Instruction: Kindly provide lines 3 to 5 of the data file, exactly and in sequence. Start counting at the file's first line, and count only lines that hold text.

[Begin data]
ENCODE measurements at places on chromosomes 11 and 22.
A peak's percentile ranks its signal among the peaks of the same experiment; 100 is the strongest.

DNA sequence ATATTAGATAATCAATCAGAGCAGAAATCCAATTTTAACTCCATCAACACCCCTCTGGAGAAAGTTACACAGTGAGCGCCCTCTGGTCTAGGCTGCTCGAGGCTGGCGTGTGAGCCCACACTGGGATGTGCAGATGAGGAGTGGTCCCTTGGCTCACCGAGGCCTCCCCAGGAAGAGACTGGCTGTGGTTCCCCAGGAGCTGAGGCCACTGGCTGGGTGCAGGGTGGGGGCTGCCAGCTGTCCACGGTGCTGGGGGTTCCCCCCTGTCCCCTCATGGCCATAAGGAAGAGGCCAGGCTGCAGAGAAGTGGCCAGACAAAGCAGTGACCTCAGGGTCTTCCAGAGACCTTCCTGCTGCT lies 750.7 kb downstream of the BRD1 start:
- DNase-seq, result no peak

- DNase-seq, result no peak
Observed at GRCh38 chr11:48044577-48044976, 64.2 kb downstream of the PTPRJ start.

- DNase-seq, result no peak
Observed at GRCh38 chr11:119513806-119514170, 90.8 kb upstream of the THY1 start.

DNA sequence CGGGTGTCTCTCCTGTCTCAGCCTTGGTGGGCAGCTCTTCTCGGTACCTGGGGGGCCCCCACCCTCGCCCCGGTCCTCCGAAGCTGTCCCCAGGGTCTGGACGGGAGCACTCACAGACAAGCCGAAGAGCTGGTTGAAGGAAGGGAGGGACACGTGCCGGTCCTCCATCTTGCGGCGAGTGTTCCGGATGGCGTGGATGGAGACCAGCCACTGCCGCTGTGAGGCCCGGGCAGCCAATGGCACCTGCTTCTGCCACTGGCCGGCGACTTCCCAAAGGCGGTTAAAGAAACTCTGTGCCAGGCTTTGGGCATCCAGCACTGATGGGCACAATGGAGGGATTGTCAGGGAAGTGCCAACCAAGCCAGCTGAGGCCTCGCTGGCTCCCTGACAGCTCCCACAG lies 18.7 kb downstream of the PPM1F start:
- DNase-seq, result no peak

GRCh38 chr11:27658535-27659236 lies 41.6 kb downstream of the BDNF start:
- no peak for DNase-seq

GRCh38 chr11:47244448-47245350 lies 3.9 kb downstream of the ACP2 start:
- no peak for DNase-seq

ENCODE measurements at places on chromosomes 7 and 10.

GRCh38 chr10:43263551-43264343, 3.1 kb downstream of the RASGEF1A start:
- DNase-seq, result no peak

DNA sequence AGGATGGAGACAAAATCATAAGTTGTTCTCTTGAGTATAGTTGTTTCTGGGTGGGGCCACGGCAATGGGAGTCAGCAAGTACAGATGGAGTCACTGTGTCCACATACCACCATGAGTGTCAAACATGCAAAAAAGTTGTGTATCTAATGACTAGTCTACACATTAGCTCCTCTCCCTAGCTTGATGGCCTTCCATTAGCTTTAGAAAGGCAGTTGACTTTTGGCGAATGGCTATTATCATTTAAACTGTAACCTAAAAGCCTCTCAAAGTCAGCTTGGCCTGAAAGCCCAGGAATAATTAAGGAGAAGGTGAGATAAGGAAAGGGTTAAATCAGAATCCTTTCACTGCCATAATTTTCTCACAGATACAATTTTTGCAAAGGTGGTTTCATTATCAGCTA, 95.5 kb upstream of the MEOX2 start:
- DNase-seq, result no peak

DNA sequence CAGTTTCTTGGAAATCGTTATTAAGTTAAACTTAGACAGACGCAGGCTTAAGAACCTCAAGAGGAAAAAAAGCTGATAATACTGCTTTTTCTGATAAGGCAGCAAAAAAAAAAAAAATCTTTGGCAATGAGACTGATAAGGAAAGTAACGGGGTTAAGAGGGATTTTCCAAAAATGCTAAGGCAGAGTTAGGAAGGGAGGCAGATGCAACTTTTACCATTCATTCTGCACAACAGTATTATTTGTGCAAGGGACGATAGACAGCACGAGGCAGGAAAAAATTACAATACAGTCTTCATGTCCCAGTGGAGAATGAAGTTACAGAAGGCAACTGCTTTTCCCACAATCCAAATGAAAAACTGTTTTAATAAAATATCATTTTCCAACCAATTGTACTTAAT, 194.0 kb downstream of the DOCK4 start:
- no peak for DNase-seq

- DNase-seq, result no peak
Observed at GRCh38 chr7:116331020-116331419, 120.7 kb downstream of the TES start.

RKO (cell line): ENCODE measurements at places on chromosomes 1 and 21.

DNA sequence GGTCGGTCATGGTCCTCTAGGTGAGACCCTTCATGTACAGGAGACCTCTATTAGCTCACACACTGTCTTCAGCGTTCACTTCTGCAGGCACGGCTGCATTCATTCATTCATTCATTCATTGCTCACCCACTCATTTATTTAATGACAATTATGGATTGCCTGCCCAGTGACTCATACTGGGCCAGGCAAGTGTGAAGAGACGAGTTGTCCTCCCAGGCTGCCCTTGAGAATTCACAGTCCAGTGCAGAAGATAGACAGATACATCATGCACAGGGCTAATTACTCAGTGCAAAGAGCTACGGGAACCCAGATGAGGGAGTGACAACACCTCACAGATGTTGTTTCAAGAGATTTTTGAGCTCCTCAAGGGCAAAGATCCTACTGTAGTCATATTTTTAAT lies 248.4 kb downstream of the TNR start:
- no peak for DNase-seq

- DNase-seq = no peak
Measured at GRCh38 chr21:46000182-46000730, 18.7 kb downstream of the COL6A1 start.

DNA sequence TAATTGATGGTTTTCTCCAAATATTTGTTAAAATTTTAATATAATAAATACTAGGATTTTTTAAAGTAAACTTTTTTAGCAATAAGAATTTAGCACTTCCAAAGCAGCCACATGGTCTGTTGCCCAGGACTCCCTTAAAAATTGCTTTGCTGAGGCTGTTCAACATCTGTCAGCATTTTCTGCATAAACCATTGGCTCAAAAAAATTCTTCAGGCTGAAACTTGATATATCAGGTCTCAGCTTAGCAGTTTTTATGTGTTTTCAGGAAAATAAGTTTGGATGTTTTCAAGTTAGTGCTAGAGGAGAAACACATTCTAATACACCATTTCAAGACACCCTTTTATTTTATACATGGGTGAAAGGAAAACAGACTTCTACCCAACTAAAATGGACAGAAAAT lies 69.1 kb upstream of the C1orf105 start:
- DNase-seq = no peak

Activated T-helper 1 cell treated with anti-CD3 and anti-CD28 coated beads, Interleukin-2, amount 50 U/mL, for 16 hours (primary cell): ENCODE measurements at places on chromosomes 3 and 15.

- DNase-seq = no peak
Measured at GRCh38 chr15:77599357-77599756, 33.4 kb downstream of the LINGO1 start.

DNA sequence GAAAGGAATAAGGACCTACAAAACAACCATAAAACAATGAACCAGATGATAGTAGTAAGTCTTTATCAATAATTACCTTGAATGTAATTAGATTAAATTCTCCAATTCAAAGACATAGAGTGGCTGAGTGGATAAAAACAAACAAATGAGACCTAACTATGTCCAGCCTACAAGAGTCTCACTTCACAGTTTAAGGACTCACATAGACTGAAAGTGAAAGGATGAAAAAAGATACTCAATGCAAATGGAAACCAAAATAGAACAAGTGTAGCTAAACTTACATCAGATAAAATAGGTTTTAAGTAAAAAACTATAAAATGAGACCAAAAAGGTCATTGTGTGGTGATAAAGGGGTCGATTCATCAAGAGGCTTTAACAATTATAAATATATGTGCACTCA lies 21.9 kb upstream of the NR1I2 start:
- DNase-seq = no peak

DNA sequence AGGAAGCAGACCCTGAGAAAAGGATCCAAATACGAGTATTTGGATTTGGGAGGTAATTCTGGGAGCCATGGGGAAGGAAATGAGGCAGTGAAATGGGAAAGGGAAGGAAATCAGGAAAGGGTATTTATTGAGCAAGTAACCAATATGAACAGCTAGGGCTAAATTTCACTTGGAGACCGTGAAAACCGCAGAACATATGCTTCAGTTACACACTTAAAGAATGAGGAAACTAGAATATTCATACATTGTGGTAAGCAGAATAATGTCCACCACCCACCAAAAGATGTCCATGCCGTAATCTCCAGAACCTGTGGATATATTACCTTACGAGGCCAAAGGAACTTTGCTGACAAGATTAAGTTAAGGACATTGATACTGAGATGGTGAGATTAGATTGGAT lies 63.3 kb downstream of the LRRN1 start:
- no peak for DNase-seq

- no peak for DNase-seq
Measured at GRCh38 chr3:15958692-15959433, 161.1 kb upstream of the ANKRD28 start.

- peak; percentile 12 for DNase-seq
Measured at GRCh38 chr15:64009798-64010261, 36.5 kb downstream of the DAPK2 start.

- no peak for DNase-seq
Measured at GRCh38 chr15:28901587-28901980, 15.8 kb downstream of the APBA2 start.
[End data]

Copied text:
DNA sequence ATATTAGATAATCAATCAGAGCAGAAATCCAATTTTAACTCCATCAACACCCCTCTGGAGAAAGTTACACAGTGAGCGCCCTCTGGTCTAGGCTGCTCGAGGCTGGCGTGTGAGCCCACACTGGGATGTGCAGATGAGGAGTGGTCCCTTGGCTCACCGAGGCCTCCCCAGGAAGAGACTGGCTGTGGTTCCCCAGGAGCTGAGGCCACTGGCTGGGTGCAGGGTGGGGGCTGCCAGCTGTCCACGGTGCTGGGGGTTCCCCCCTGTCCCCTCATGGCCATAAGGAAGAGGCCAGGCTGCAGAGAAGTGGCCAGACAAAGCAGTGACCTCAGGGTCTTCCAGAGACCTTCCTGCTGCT lies 750.7 kb downstream of the BRD1 start:
- DNase-seq, result no peak

- DNase-seq, result no peak